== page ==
The movement of groups and individuals from one place to another, involving a change of usual residence. Migration is usually distinguished from mobility in general by conventions of spatial and temporal scale. For example, by convention international migration requires crossing a national boundary for an actual or intended period of at least one year. Residential mobility, by contrast, may consist of a short-distance move between properties in the same city.
Typologies of migration differentiate between internal and international migration, and the two forms are usually studied separately. Looked at historically, however, the movement of people long predates nation-states; homo sapiens left Africa some 150,000 years ago. Geographers are interested in inter-regional, rural-urban, and urban-rural movements, especially in societies with low birth and death rates where migration is often the major cause of population change (see counter-urbanization). In 2008, about 3 per cent of Americans moved to another county, for example, and in China, it is estimated that there were 140 million migrants, mostly from rural to urban areas (Fan 2008).
The major focus of current geographical work, however, is international migration. It is estimated that there were 215 million people living outside their country of birth in 2010, around 3 per cent of the world’s population. But this surprisingly low number has disproportionate effects on the places and countries linked by flows, economically, socially, culturally, and—increasingly—politically. This type of migration is further classified by time, differentiating temporary (or short-term), permanent (or long-term), and circular (including seasonal) forms. Whereas permanent migration was once considered the norm—especially during the era of colonial settlement in the 19th century—it is now recognized that growing numbers of people are implicated in migrations at a variety of spatial and temporal scales. Transnational migrants may live in two places at once, or at least shuttle between them on a regular basis in addition to sustaining meaningful inter-connections. Further distinctions are often made between legal and illegal immigration.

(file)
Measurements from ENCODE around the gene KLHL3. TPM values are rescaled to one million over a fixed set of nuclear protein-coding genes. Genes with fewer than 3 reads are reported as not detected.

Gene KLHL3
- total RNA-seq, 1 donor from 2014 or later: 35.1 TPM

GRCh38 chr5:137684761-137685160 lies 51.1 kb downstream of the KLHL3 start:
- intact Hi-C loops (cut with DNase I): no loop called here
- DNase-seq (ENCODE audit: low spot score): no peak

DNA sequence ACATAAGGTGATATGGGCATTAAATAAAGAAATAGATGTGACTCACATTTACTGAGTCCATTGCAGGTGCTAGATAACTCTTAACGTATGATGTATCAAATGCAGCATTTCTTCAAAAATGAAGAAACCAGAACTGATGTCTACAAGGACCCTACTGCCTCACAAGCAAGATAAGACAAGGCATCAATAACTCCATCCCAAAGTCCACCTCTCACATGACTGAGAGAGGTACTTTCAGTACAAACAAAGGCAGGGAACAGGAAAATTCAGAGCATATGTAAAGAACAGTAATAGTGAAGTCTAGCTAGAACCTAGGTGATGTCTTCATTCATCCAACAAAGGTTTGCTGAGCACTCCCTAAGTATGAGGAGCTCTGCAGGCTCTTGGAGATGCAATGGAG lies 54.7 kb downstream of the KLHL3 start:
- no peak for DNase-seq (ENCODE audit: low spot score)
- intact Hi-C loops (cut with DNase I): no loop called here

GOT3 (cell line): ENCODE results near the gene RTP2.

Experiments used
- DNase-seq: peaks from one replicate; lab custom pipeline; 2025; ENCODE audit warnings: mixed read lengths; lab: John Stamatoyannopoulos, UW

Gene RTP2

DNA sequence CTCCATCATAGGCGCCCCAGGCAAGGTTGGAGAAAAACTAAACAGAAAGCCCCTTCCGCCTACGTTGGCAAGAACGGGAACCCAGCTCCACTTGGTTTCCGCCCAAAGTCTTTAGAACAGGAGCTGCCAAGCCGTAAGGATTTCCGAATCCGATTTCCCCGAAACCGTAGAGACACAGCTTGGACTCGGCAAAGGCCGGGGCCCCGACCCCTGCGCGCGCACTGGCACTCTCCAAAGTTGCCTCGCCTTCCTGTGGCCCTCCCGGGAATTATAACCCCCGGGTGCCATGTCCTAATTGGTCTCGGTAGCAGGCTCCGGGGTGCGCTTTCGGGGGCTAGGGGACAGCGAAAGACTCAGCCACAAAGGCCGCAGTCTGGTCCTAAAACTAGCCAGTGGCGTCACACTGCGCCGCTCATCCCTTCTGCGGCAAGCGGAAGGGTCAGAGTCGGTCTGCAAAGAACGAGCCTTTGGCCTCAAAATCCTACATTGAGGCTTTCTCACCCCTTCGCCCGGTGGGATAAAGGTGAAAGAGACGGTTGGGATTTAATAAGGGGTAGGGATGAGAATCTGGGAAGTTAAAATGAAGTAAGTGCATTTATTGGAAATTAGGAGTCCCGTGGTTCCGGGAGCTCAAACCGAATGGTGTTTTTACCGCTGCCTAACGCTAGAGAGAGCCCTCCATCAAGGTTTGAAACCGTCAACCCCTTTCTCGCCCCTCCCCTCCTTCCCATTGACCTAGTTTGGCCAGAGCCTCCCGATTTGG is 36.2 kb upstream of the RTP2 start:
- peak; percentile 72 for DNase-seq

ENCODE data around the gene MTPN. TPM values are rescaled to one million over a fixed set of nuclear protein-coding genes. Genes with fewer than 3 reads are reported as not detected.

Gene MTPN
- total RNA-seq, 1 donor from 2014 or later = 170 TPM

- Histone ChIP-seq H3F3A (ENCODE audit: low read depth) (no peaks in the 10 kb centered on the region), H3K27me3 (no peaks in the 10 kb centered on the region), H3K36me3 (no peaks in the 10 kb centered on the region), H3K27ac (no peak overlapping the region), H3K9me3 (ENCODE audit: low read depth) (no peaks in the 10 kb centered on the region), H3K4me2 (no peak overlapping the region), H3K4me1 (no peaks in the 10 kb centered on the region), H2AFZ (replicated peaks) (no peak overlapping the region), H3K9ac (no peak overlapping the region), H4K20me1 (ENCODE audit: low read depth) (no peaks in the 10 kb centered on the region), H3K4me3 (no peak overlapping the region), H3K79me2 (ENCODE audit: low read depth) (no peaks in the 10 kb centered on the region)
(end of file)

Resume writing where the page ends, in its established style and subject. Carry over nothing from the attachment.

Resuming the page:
Beginning with the work of Ravenstein, geographers and others have sought to explain and model migration. An elementary dichotomy between forced and voluntary migration has proved difficult to sustain analytically, not least because of the rise in human trafficking. Can children accompanying adults, for example, be said to choose to move? The globalization of human flows has not only drawn in more counties and regions into the world migration pattern, but it has also eroded once-basic division between sending (or home, origin) and receiving (or host, destination) countries. Many are now both; the Russian federation is in the top three emigration and immigration countries. Rather than explain migration in terms of ‘push’ factors at an origin and ‘pull’ factors at a destination, the metaphor of a revolving door may be more appropriate. In a widely cited textbook, Castles and Miller (2009) discuss three broad kinds of explanation: first, neoclassical economics, focusing mainly on the individual level (see Todaro model); second, historical-structural, including world systems theory; and third, migration-systems theory, including a concentration on the role of social networks (see also Massey 1999 for a more elaborate list of theories). The observation that migration flows along distinct ‘corridors’ (e.g. Mexico–USA, Turkey–Germany) fits with this theory. But, compared with the 1960s and 1970s, when geographers applied various spatial interaction models (see gravity model) to migration, there is now less discipline-specific research on the causes and consequences of migration.